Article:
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Afro-Brazilians Embracing African Spirituality Out in the Open

afro brazilianAmid chanting and drumming, a crowd gathers in Sao Paulo and waits for the gods to come to them from the spirit world.

They are celebrating a sacred festival day in honor of Omulu, a deity of life and death. The women wear white dresses with crinolines, colorful belts and headdresses. The men wear lace, pajama-style suits. They sing and dance in a circle for hours; the room gets warmer, the chanting more intense.

Suddenly, they are here: Orixas have possessed the chosen among the faithful. They are spirit gods, the deified ancestors who link humans to the other world.

Those who have been taken over writhe and shout. They are led away and then return dressed in beautiful sparkling costumes depicting the aspect of the deity that possesses them — Omulu, for example, or the snake god Oshunmare.

They are believers in Candomblé, a religion that came to Brazil on the slave ships from of West Africa centuries ago.

Brazil has one of the largest black African populations in the world, . . But these numbers have not translated into power — be it social, economic, political or religious.

Now, though, a sharp uptick in people self-identifying as followers of Afro-Brazilian religions like Candomblé has occurred.

Followers believe in one all-powerful god who is served by lesser deities. Individual initiates have their personal guiding deity, who acts as an inspiration and protector. There is no concept of good or evil, only individual destiny.

Pai, or ‘Father’ Nelson, is the priest of the house of worship where the ceremony is taking place. He says today’s ritual is one of purification. People ask for health, and the deities grant it from one of the four elements of the earth.

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“Candomblé was once very hidden, very isolated,” he says. “Candomblé wasn’t accepted here. People always had a preconception about it because it was African — black people aren’t accepted in society here. We do animal sacrifice. Our religion is very different than any other. People didn’t understand it.”

But there has been a recent push to change that. Sitting among the faithful here is Marcilio Costa, who is the commercial officer at a foreign consulate in Sao Paulo. He became an initiate a year and a half ago, and he says he’s open about it.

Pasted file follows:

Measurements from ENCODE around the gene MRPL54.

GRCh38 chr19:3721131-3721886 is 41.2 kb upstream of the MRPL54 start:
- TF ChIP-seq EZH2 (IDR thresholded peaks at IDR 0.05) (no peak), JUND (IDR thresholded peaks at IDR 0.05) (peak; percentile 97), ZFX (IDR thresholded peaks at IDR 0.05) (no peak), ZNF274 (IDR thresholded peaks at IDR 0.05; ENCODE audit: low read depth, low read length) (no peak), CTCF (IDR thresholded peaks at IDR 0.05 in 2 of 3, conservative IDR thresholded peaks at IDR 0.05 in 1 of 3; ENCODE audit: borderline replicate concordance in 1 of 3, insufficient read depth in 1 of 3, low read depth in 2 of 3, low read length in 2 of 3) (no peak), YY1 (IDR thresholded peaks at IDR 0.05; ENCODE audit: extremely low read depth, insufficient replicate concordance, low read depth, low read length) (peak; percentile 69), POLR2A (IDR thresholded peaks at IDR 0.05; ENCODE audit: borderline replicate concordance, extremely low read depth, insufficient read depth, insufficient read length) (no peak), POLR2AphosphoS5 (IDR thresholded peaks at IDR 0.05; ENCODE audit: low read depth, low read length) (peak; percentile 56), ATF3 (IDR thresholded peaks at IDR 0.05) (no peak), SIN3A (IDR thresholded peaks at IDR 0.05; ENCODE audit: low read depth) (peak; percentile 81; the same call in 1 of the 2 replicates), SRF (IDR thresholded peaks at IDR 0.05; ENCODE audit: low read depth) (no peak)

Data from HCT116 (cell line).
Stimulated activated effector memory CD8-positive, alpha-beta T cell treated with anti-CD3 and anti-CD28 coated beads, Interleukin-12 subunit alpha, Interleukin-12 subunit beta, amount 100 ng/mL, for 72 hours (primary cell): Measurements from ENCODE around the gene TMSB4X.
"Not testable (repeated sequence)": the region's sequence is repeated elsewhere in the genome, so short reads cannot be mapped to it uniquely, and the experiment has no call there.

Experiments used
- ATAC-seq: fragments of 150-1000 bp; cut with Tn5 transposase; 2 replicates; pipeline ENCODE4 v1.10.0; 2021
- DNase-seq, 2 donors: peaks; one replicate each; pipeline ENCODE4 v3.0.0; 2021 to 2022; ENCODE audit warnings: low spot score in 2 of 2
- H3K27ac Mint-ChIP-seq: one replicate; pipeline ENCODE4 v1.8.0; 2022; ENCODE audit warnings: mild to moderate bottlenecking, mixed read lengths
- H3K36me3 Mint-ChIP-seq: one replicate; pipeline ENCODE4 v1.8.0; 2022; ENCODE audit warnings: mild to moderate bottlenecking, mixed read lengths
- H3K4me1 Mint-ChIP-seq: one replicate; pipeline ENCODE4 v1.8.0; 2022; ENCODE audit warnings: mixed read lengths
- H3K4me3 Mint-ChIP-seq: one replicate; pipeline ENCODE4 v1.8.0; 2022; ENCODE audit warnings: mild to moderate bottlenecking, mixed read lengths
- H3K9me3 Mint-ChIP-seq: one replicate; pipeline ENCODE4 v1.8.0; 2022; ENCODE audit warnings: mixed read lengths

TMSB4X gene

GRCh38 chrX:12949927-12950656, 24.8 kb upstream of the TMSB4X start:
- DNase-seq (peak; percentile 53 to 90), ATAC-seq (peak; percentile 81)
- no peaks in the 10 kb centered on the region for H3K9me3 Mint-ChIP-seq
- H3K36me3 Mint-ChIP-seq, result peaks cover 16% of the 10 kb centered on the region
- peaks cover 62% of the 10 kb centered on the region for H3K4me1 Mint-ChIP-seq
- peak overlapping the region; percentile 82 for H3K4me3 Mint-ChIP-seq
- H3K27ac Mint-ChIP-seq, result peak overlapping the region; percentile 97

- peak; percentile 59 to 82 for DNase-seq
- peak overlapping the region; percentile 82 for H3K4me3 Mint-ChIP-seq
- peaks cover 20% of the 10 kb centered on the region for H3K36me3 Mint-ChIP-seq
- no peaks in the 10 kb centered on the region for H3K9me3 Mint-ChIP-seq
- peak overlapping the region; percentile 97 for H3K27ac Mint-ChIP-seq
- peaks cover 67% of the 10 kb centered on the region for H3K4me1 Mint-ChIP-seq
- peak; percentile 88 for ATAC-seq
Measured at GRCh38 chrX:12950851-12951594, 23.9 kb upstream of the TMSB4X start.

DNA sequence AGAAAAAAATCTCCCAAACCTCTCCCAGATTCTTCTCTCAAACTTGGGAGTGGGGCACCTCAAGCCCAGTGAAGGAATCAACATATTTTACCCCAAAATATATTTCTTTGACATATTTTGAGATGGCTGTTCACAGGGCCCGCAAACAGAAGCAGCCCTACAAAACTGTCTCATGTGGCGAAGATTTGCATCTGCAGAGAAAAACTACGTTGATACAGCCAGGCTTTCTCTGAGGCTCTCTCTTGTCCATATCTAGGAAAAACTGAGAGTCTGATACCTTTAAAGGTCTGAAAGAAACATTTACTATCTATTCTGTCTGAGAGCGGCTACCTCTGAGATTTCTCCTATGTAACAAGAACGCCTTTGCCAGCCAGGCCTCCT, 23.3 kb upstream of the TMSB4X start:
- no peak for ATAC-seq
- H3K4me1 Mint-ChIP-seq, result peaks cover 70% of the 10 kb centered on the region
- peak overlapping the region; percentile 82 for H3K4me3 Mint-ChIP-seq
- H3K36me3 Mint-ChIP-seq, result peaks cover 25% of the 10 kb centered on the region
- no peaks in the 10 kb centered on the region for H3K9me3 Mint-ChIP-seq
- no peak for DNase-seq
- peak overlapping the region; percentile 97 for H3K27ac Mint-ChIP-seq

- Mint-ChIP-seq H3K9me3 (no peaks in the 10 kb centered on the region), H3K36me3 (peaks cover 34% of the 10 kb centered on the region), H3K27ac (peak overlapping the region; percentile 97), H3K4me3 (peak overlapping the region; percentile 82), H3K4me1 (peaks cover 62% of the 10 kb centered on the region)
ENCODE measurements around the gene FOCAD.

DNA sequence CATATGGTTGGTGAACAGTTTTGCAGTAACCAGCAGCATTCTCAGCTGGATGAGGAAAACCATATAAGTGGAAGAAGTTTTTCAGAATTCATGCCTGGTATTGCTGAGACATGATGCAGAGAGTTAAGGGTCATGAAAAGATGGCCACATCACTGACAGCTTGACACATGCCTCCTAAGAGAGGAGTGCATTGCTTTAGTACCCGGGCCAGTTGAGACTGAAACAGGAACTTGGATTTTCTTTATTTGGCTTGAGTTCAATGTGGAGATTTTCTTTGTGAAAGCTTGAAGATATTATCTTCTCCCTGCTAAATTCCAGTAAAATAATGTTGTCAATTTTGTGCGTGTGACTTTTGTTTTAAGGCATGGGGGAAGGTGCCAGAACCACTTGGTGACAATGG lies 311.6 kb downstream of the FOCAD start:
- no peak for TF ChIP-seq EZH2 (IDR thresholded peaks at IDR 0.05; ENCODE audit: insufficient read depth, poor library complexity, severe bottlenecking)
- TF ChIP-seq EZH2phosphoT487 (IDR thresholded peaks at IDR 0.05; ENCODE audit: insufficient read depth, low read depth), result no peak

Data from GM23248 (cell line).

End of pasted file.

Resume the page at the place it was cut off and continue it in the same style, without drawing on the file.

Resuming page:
“Among Brazilians, yes. People understand better now. … All my friends know my religion, every single one of them,” Costa says. “I don’t hide from no one.”

Becoming More Open

In her office at the University of Rio’s Afro-Brazilian Studies Department, Ana Paula Alvez Ribeiro listens to the group Meta Meta, which uses the rhythms and language of Candomblé in its music.

She explains that for some time now, the many Afro-Brazilian religions here have influenced Brazilian musicians and artists. But it’s only in the past few years that adherents of Candomblé have made a push to be more widely recognized in other forums.

“In the census of 2010, there was a big movement within Canmblé called, ‘He who is, say that he is’ — meaning those who practice Candomblé should give that as their religion in the census,” Alvez says.

Candomblé — like its cousin Santeria practiced in Cuba — is a synchretic religion, meaning that many of the orixas are also represented by Catholic saints and it has absorbed many Catholic practices.

Read the entire article here.

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6 thoughts on “Afro-Brazilians Embracing African Spirituality Out in the Open

  1. David Housholder says:

    Beneath all these layers and languages, isn't there such a thing as common human spirituality? Essay >> http://wp.me/p2KckS-1eZ

  2. Great article….holds such hope for Africanity, therefore humanity as a whole. This bodes well for Brazil and beyond. Thank you for this positive report!

  3. @David Housholder, are you kidding!? Your argument is very thin. Just because you allegedly perceive a god does not mean the orixas do not exist. Please don't litter.

  4. Jason Valentine says:

    The American First Nations have a prophecy that says 7 generations after contact with the white race, the Native People will rise up and re-establish the veneration of Mother Earth….I hope so.

  5. Tracey Walker'Drazenovich says:

    Fantastic article and so relevant I hope that it could maybe one day take off in the US.

  6. Eoghan Ballard says:

    Why do so many people seem compelled to assert that humanity is bland in its religious life? We have so many different languages, so many different cuisines, so many different musics, so many different dances, but we must all have a universal spirituality? Isn't it enough that we all have spirituality, does it have to be the same?

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